# Limits involving the constant 'e'.

Hi. I'm confused about calculating the limit of a function involving Euler's number. I need to know the proper way to find the limit so I can determine the equation of the horizontal asymptote of the function. I do know, in my head what the graph looks like so I know that there is a horizontal asymptote is y=0. I just have to show my work, thats where I'm stuck.

Here is the problem:

lim(x->infinity)(2e^x)

My attempt:

lim(x->infinity)(2e^x) = lim(x->infinity)(2/e^-x)

=lim(x->infinity)(2/e^-infinity)

=lim(x->infinity)(2/0)

=0 Therefore: y=0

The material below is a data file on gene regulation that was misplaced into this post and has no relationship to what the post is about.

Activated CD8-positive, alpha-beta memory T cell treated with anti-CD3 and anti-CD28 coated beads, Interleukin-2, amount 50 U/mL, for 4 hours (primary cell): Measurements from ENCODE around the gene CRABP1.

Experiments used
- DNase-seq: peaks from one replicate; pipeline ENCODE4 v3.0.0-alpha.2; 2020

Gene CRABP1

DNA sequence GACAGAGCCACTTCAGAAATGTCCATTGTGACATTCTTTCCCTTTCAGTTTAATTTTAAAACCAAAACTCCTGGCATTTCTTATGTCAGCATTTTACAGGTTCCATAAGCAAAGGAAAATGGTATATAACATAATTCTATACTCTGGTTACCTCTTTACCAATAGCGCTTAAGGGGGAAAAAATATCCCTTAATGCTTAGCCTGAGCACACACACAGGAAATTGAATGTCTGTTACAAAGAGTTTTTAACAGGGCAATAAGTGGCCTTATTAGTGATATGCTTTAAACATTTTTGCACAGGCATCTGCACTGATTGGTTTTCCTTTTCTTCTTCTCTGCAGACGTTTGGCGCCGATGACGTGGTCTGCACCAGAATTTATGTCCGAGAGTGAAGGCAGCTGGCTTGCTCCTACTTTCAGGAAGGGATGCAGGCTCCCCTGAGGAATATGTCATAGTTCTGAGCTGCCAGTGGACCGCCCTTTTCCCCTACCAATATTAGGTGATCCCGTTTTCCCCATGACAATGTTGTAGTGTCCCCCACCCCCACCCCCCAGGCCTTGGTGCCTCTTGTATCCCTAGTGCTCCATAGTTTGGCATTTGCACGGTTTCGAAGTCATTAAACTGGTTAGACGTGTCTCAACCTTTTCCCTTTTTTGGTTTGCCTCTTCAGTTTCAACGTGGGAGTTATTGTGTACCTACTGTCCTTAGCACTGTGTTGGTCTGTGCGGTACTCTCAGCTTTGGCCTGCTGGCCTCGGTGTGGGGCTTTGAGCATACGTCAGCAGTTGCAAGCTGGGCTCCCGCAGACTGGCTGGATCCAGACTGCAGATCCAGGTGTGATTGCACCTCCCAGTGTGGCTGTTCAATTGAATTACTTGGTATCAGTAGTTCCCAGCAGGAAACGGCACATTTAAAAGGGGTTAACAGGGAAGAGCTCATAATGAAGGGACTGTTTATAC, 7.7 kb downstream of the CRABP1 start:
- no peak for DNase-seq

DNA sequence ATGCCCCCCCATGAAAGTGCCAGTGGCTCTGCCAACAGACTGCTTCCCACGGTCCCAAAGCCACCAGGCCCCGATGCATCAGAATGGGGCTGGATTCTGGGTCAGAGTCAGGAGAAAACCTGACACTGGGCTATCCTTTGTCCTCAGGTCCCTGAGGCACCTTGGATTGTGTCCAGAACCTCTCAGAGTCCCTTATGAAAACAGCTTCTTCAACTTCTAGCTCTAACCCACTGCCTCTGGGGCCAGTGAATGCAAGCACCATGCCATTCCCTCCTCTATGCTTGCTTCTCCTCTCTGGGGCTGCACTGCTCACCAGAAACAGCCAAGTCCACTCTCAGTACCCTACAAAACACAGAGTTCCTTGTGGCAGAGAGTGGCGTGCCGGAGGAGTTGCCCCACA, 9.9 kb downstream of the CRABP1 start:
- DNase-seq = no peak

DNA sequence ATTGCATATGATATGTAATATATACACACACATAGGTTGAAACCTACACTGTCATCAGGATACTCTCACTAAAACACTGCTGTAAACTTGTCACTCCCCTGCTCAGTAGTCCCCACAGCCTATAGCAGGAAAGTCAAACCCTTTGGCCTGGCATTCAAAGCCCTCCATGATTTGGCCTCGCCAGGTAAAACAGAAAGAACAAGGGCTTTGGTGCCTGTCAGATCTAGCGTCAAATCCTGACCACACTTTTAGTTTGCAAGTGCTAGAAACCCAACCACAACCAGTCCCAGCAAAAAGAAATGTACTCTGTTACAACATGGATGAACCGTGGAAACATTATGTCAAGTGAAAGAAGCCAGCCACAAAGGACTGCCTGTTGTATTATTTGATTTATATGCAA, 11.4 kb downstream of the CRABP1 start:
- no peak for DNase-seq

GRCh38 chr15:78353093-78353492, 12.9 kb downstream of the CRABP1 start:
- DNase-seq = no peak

I'm not sure if I'm doing the problem the right way. If I did somehow get it right, can someone please give me a brief description on the proper method?

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Isn't the lim(2*e^x) = infinity? As x approaches infinity, so does e^x. You don't even really need those last couple steps, because lim(2e^x) = 2e^(infinity) = infinity.

exk
Morphayne,

2/0 doesn't equal 0, it's "equal" to infinity, but in reality it's undefined.

Your original limit is equal to infinity for the reason that steelphantom mentioned.

Well, the answer in the textbook is says that there is a horizontal asymptote at y=0 which means that this limit somehow equals zero...

Hootenanny
Staff Emeritus
Gold Member
As has been said previously,

$$\lim_{x\to\infty}2e^{x} = \infty$$

However,

$$\lim_{x\to-\infty}2e^{x} = 0$$

Hence the horizontal asymptote.

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